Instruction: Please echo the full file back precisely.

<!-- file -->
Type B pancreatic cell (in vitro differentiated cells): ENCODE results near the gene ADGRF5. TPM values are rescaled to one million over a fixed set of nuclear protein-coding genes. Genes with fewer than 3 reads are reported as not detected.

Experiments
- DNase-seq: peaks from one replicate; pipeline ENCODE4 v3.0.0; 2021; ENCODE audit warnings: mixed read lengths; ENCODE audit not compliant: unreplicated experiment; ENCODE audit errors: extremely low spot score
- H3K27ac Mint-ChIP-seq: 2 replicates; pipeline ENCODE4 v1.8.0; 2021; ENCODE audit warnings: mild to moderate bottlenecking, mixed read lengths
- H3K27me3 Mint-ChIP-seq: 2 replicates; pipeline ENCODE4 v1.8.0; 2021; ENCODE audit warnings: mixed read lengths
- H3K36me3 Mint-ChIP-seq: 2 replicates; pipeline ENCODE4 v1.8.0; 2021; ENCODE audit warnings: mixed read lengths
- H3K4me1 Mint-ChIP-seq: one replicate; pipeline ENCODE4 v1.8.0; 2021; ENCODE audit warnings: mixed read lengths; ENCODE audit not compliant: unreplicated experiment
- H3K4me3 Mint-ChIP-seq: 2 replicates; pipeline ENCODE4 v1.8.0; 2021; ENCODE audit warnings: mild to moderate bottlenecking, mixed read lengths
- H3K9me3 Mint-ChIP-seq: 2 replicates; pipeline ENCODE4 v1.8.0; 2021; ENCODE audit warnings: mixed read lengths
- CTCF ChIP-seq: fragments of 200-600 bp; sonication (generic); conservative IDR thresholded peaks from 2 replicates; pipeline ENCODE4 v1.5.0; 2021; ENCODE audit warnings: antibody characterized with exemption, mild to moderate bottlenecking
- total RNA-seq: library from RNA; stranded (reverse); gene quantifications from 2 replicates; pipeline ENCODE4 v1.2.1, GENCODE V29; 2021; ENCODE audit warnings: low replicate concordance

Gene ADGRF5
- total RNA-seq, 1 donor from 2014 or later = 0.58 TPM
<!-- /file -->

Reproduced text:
Type B pancreatic cell (in vitro differentiated cells): ENCODE results near the gene ADGRF5. TPM values are rescaled to one million over a fixed set of nuclear protein-coding genes. Genes with fewer than 3 reads are reported as not detected.

Experiments
- DNase-seq: peaks from one replicate; pipeline ENCODE4 v3.0.0; 2021; ENCODE audit warnings: mixed read lengths; ENCODE audit not compliant: unreplicated experiment; ENCODE audit errors: extremely low spot score
- H3K27ac Mint-ChIP-seq: 2 replicates; pipeline ENCODE4 v1.8.0; 2021; ENCODE audit warnings: mild to moderate bottlenecking, mixed read lengths
- H3K27me3 Mint-ChIP-seq: 2 replicates; pipeline ENCODE4 v1.8.0; 2021; ENCODE audit warnings: mixed read lengths
- H3K36me3 Mint-ChIP-seq: 2 replicates; pipeline ENCODE4 v1.8.0; 2021; ENCODE audit warnings: mixed read lengths
- H3K4me1 Mint-ChIP-seq: one replicate; pipeline ENCODE4 v1.8.0; 2021; ENCODE audit warnings: mixed read lengths; ENCODE audit not compliant: unreplicated experiment
- H3K4me3 Mint-ChIP-seq: 2 replicates; pipeline ENCODE4 v1.8.0; 2021; ENCODE audit warnings: mild to moderate bottlenecking, mixed read lengths
- H3K9me3 Mint-ChIP-seq: 2 replicates; pipeline ENCODE4 v1.8.0; 2021; ENCODE audit warnings: mixed read lengths
- CTCF ChIP-seq: fragments of 200-600 bp; sonication (generic); conservative IDR thresholded peaks from 2 replicates; pipeline ENCODE4 v1.5.0; 2021; ENCODE audit warnings: antibody characterized with exemption, mild to moderate bottlenecking
- total RNA-seq: library from RNA; stranded (reverse); gene quantifications from 2 replicates; pipeline ENCODE4 v1.2.1, GENCODE V29; 2021; ENCODE audit warnings: low replicate concordance

Gene ADGRF5
- total RNA-seq, 1 donor from 2014 or later = 0.58 TPM